I just came back from a trip to Washington with my daughter. We each got a great travel deal of $652 for four days, and that included airfare, ALL taxes and fees, as well as the hotel stay for three nights. I was lucky. I used a travel website that advertised packages that included all taxes and fees in the price—what’s called the “all-in” price in the travel business.
But many sites don’t give you the total cost up front. I learned my lesson years ago when I took our family of four to Dominican Republic. The travel deal was advertised for $450 per person, or $1,800, which was within our budget. But once taxes and fees of $250 or so per person were added to each deal, the price for our family skyrocketed to $2,800—about 32% more than we expected. Not cool.
Over the years, a lot of travellers have fallen for this same advertising ploy. The good news is that if you live in Ontario, the provincial government has heard your concerns and is making it illegal for travel companies to advertise travel packages without including all of the taxes and fees in the price. That means that a week of sun and fun in Varadero, Cuba advertised for $335 couldn’t simply add “+ $380 in taxes and fees” in small type under the price. The true, full price of $715 per person would have to be listed.
But even with this change, budget travel expert Barry Choi says Canadian travellers in general should still be aware of certain fees that may apply over and above the “all-in” price. “You may still have to pay for checked luggage, seat selection and meals,” says Choi who adds that families of four can get around those fees by using co-branded credit cards that allow free checked bags, packing your own meals and travelling with carry-on luggage.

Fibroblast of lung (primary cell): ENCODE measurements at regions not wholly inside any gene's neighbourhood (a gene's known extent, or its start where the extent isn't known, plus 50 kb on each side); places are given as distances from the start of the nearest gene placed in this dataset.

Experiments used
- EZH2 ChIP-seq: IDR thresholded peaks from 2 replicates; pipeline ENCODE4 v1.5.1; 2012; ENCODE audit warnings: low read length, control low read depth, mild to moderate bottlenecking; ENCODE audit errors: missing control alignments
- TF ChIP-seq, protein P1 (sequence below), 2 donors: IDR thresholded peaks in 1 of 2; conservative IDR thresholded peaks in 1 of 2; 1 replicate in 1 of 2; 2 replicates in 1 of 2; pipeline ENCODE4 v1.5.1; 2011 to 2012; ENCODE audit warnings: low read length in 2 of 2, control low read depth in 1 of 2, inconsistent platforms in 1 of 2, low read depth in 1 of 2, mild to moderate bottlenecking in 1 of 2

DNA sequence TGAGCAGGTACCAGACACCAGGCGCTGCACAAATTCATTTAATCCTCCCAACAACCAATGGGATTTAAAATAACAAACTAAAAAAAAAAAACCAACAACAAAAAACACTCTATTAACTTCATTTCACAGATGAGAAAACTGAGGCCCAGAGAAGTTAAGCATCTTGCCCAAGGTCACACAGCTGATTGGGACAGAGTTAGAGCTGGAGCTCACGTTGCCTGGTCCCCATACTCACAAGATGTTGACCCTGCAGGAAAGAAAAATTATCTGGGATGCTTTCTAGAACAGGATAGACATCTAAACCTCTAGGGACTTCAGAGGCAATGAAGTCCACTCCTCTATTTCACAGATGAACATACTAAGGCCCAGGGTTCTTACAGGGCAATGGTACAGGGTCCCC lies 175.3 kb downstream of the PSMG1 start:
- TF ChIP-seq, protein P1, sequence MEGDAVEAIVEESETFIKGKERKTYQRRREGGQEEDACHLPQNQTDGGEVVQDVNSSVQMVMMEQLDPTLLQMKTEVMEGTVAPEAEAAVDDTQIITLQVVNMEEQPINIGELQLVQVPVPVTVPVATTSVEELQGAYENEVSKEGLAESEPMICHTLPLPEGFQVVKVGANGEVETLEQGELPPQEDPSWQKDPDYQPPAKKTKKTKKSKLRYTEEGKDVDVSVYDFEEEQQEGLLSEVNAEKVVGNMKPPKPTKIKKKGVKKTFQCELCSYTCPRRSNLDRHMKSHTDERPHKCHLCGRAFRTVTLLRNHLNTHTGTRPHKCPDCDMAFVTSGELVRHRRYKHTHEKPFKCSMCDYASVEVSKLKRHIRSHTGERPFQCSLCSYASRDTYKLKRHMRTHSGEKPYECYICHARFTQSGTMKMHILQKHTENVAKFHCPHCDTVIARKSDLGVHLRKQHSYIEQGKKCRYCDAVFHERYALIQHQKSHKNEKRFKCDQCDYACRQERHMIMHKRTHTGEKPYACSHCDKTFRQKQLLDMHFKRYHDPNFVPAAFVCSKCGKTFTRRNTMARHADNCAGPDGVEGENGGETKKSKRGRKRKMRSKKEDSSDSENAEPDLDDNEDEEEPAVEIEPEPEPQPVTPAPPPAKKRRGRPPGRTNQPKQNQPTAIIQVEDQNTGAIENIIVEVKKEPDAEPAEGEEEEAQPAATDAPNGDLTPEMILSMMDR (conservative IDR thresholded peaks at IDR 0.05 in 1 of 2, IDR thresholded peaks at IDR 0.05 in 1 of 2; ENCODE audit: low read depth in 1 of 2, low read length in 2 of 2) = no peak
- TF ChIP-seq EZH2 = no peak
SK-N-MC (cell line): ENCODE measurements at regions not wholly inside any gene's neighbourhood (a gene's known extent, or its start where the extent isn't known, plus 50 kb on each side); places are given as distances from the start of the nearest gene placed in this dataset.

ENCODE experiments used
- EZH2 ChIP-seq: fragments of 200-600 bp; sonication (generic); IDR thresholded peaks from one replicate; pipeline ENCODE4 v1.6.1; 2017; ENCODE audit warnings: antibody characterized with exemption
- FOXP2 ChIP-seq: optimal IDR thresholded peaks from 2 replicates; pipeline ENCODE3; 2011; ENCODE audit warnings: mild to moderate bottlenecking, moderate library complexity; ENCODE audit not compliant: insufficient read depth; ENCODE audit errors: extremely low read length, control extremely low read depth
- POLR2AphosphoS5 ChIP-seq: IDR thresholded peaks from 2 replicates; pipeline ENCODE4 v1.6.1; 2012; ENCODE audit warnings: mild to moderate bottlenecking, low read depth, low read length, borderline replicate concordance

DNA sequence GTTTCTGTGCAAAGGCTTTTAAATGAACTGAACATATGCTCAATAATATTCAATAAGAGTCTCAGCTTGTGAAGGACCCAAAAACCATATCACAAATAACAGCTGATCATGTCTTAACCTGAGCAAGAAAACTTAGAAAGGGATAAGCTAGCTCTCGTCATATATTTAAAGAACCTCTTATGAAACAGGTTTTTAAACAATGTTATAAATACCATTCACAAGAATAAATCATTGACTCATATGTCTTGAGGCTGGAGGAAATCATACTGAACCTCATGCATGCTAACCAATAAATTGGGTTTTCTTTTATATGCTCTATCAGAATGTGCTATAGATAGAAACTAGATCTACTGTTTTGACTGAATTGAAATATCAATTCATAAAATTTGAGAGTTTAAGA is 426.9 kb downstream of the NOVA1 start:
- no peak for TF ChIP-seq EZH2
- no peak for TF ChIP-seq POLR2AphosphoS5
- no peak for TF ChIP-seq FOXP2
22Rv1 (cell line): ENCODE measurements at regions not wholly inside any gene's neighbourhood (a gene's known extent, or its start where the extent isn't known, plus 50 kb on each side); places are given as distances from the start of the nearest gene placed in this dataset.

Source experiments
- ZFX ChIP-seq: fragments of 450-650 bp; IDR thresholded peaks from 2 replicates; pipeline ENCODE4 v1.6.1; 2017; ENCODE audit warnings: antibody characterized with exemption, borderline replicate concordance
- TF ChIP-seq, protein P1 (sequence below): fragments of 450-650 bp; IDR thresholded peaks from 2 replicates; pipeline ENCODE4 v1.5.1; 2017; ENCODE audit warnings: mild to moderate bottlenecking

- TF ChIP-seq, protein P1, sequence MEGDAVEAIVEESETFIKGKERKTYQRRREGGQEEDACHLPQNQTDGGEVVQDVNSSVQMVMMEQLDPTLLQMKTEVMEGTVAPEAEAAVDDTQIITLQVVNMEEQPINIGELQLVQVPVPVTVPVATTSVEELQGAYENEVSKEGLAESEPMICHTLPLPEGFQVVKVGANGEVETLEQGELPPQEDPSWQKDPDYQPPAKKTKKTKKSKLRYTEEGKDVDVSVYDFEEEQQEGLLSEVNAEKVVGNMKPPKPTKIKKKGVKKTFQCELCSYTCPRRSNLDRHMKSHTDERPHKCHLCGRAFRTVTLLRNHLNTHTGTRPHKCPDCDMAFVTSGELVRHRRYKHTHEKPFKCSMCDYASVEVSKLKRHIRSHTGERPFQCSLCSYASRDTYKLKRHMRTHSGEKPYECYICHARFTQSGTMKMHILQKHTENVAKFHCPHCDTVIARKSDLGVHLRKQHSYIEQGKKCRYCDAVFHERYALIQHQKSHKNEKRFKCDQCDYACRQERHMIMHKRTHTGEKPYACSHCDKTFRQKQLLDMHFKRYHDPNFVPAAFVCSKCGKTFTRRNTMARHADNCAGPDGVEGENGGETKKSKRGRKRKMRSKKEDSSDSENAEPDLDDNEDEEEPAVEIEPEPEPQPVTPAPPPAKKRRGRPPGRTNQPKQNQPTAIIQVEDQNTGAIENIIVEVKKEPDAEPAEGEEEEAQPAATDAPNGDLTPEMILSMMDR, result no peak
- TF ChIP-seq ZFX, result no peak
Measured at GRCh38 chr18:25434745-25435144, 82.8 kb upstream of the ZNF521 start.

With resorts and hotels, things can be tricky. Individual cities, states, or even brands may charge specific taxes or fees when staying at hotels or resorts. This could easily increase your bill by an additional 3% to 15%. Some of these taxes and fees are mandatory, but some are optional so always ask about the details. “A good example of this is the Toronto destination marketing program fee (DMP) of 3% which is optional. That fee is not mandatory and you can have it removed,” says Choi. “Just recently, I was charged an additional US $24.70 a night at a hotel in Orlando for ‘resort fees’ and taxes. This amount never appeared on my original booking and I only found out about it the morning I woke up to check-out.”
All-in pricing will take effect in Ontario on January 1, 2017. Under the change, Ontario’s nearly 2,500 travel agents and tour wholesalers will be required to display the total price for consumers in all of the promotional material, whether it’s in print, online or on TV or the radio. A small, but significant win, for Ontario consumers.
What’s the real price for a week-long package in Jamaica for a family of four with two kids, ages 13 and 15?
Advertised package deal price: $585 ( x 4 ) = $2,380
+ $505 in taxes and fees (x 4) + $2,020
Total: $4,400 ( for a difference of $2,020)
As the numbers above show, for some families, the total cost of their package tours could be almost double what they had expected (in this case, $4,400 instead of $2,020)—a real budget buster. Finally, a way to avoid the travel cost hangover—at least in a small way.